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Let $W$ be a cyclic word of length $n$ in a 2-letter alphabet $\{0,1\}$. It is clear that it has at most $n^2$ different subwords (because the number of subwords of length $i$ is at most $n$ for each $i$) and that the actual number of subwords is less than $n^2$ (because the number of subwords of length $1$ is not $n$, but $2$). What is the maximal possible number of subwords as a function of $n$ and what are words where this upper bound is achieved.

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If you take a de Bruijn sequence of length $2^k$, then you have every length $k$ sequence precisely once. This implies that the number of subwords is maximal, since each subword of length $\geq k$ is determined uniquely by its prefix, and each subword of length $ < k$ occurs (with equal frequency). So this achieves the upper bound when $n=2^k$.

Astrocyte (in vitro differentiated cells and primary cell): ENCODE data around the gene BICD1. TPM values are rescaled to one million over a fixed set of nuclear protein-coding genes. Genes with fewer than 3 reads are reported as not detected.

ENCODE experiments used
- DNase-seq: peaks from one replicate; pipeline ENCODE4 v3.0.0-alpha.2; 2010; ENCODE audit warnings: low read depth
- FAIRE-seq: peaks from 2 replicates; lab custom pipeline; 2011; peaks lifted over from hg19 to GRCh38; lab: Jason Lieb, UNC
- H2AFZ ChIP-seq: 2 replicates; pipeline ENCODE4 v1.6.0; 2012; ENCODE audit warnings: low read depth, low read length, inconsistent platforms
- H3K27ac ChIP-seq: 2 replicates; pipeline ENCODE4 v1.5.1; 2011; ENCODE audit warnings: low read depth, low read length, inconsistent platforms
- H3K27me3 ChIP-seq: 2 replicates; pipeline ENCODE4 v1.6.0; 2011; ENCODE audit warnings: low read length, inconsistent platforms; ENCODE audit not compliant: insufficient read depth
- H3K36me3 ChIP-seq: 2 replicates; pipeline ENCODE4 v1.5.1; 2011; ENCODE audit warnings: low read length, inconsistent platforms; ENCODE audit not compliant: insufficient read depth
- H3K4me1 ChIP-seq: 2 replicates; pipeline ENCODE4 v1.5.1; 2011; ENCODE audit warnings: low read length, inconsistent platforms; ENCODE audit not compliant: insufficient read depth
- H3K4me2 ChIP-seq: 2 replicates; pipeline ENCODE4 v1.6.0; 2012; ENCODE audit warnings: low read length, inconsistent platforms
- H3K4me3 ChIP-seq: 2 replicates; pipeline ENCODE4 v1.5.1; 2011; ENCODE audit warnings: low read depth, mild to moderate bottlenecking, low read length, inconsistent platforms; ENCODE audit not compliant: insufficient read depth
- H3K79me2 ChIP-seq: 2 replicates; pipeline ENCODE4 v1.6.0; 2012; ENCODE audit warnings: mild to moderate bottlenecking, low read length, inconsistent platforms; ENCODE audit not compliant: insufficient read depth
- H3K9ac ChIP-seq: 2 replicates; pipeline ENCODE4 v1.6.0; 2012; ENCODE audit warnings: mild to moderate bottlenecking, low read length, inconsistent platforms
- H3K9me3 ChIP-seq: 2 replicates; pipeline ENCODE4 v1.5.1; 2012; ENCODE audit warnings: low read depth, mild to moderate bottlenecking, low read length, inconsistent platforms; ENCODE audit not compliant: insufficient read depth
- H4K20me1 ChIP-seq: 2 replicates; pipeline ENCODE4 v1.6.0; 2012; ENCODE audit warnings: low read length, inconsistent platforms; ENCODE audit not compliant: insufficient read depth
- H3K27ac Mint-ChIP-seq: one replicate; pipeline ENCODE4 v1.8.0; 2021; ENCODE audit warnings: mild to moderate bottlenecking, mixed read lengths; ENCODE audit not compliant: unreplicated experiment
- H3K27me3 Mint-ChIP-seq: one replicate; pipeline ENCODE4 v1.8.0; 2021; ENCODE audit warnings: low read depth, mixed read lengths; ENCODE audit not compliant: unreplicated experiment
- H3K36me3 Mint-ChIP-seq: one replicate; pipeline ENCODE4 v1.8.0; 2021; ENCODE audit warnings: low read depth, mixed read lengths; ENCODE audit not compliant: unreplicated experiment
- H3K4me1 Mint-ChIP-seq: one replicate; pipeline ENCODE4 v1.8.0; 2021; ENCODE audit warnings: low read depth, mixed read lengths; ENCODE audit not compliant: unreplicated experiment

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A similar analysis applies for general n. If m is the smallest integer such that every subword of n of length m is unique, then the number of unique subwords total is at least n(n-m+1). Thus m will always be at least floor(log n). But it should be possible to find a length n fragment of a Debruijn word which will achieve minimal m, as well as attain the largest number of distinct subwords of smaller length. Gerhard "Ask Me About System Design" Paseman, 2012.09.15 –  Gerhard Paseman Sep 15 '12 at 17:20
@Ian: Thank you! –  Mark Sapir Sep 15 '12 at 17:49
You can go the other way too. If you have a prescribed multiplicity for each word, you can form a corresponding directed (Eulerian) multigraph in an obvious generalization of the de Bruijn construction. Then you can use the matrix-tree and BEST theorems to enumerate the sequences with these multiplicities. If you google "generalized de Bruijn" and restrict to site:mathoverflow.net you'll find one or two posts of mine on this topic. –  Steve Huntsman Sep 15 '12 at 20:41
@Steve: Thank you for the comment. –  Mark Sapir Sep 16 '12 at 5:07
Here is a nice paper on subword complexity that gives the same answer: csd.uwo.ca/faculty/ilie/IJFCS04.pdf . –  Mark Sapir Sep 16 '12 at 12:14

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